This issue is mainly about Jack Lee Howl, the CIA operative ‘lost’ in Africa, both physically and spiritually, and up to his aging neck in trouble, mired in bluff, double-cross and more bluff. Caught up in an intrigue with militants trying to highlight the plight of Sudan, he becomes a pawn in a plan to kill a high profile American actress. Howl is offered the chance to find the Unknown Soldier, who the militants aim to convince to help them in their cause.
The art and story are, yet again, wonderful in a brutal and uncompromising way – if that sounds like a bizarre thing to say, then let me explain. The Unknown Soldier does not attempt to hide the truths of armed struggle in Africa. For example, it highlights the use of child soldiers. Does this title shy away from showing those children being slaughtered? No. Does it shy away from the protagonist killing these child soldiers? No. what it does do, is portray these terrible things in a graceful and intelligent manner. There is no treacly sentiment, or bludgeoning home a particular agenda. It shows things as they are, in a compelling and articulate way.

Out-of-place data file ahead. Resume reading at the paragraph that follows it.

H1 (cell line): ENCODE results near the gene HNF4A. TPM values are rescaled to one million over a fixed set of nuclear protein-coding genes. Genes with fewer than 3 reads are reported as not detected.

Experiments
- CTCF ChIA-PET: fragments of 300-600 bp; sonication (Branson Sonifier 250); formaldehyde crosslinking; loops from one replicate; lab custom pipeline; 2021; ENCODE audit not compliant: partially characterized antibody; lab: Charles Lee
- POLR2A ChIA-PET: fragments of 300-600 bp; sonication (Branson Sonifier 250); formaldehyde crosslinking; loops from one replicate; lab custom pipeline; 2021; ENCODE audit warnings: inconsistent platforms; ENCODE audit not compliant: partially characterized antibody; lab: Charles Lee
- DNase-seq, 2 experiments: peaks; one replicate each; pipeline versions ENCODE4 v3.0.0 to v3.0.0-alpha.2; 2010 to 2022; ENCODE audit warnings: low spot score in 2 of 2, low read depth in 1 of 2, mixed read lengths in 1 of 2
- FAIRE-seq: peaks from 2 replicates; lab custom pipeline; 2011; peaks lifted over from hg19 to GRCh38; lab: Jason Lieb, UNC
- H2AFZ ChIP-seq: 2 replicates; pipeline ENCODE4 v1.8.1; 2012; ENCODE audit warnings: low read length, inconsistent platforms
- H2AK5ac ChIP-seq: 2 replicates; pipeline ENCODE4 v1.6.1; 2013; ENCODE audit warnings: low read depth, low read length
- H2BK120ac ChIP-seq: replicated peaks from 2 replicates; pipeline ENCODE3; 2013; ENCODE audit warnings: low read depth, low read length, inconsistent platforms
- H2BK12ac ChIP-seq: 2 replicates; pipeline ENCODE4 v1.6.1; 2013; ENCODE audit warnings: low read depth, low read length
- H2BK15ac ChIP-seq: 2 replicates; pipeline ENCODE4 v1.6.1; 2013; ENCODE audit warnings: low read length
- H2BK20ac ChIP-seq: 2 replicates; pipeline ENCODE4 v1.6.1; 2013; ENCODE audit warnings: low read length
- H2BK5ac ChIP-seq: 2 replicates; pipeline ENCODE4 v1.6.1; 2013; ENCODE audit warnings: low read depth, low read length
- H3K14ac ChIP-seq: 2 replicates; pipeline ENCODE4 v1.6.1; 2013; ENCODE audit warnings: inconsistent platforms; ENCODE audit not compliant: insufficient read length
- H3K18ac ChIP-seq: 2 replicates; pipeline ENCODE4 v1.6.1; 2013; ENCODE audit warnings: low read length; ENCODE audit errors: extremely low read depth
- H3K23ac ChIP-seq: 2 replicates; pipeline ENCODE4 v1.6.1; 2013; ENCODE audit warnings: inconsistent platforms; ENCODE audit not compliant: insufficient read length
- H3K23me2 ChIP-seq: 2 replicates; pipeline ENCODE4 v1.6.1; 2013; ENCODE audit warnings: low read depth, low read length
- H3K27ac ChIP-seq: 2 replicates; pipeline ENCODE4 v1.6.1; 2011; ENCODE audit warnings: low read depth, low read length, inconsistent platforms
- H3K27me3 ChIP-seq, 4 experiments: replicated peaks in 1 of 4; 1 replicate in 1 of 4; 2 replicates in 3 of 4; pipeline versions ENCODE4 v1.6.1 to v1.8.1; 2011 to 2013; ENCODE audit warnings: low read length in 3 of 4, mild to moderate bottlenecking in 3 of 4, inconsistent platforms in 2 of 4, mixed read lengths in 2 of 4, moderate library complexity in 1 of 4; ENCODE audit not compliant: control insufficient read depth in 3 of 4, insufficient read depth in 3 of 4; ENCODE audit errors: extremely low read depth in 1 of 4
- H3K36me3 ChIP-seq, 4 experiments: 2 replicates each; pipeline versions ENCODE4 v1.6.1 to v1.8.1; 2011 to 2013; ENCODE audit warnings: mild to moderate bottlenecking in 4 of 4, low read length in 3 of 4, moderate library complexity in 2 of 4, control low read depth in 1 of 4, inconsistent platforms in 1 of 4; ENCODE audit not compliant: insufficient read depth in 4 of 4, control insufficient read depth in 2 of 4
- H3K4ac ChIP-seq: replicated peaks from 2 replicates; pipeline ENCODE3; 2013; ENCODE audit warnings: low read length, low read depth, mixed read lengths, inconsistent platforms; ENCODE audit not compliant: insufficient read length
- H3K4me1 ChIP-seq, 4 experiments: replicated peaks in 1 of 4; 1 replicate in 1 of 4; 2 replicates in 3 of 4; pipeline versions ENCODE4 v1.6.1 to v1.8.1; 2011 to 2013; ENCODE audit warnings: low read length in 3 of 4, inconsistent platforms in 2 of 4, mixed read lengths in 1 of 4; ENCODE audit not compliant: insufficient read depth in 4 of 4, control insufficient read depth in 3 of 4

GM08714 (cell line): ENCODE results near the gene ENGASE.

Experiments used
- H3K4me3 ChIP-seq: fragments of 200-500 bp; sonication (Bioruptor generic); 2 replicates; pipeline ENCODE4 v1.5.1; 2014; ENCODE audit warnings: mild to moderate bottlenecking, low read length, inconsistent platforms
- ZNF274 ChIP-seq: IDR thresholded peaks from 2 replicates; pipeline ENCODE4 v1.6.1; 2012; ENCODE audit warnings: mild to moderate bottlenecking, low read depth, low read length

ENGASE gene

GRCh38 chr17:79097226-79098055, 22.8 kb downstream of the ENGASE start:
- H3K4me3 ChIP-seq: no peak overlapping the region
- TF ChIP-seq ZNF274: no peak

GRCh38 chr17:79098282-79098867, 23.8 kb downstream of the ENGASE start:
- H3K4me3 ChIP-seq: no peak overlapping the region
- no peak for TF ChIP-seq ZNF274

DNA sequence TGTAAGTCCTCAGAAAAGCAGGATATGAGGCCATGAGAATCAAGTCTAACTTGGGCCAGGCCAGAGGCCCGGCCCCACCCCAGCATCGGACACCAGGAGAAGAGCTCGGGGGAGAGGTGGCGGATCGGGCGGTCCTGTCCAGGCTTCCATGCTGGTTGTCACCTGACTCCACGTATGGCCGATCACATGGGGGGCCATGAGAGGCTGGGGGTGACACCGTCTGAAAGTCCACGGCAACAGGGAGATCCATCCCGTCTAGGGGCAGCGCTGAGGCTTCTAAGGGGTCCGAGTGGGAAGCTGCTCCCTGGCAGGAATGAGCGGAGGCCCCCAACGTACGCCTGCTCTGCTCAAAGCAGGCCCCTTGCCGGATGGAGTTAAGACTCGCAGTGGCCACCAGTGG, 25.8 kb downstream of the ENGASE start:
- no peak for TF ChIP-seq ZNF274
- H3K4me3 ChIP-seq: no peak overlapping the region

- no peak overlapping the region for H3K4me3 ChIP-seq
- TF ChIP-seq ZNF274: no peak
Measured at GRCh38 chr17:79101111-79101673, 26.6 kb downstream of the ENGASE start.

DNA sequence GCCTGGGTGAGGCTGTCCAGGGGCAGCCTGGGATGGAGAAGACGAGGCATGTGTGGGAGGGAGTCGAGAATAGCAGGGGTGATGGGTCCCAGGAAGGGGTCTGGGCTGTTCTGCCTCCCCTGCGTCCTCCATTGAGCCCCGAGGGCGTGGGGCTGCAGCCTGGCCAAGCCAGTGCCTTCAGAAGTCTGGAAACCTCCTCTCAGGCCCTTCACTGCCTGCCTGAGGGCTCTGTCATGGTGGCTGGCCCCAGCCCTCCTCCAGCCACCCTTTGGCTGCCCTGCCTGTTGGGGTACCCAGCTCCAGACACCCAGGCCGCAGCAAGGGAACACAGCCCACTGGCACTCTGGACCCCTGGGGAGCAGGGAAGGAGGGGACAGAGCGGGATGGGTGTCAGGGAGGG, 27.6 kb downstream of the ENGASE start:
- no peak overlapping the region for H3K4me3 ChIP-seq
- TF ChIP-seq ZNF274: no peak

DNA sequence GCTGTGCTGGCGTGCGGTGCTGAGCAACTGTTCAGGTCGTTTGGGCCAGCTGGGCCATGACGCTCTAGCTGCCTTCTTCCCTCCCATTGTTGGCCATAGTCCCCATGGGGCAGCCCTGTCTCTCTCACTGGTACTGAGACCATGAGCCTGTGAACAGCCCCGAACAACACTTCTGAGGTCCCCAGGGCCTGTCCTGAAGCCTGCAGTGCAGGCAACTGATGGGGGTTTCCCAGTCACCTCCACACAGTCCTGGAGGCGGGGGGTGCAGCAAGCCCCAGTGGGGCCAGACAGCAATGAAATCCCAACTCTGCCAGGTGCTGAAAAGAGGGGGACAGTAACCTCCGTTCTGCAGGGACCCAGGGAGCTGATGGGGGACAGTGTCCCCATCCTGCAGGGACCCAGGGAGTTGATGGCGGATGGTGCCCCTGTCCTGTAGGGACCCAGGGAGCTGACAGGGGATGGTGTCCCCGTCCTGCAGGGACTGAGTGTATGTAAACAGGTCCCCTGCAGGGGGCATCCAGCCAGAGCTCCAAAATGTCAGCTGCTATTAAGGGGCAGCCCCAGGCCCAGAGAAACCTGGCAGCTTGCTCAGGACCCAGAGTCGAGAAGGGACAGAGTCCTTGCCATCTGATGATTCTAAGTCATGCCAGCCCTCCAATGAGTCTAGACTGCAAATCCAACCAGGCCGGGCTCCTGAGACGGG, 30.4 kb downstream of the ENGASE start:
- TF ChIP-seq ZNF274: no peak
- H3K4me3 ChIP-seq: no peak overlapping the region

This is why The Unknown Soldier is such an important title of this medium. Graphically compelling, with a rich context to explore and gripping story lines. It demands your attention.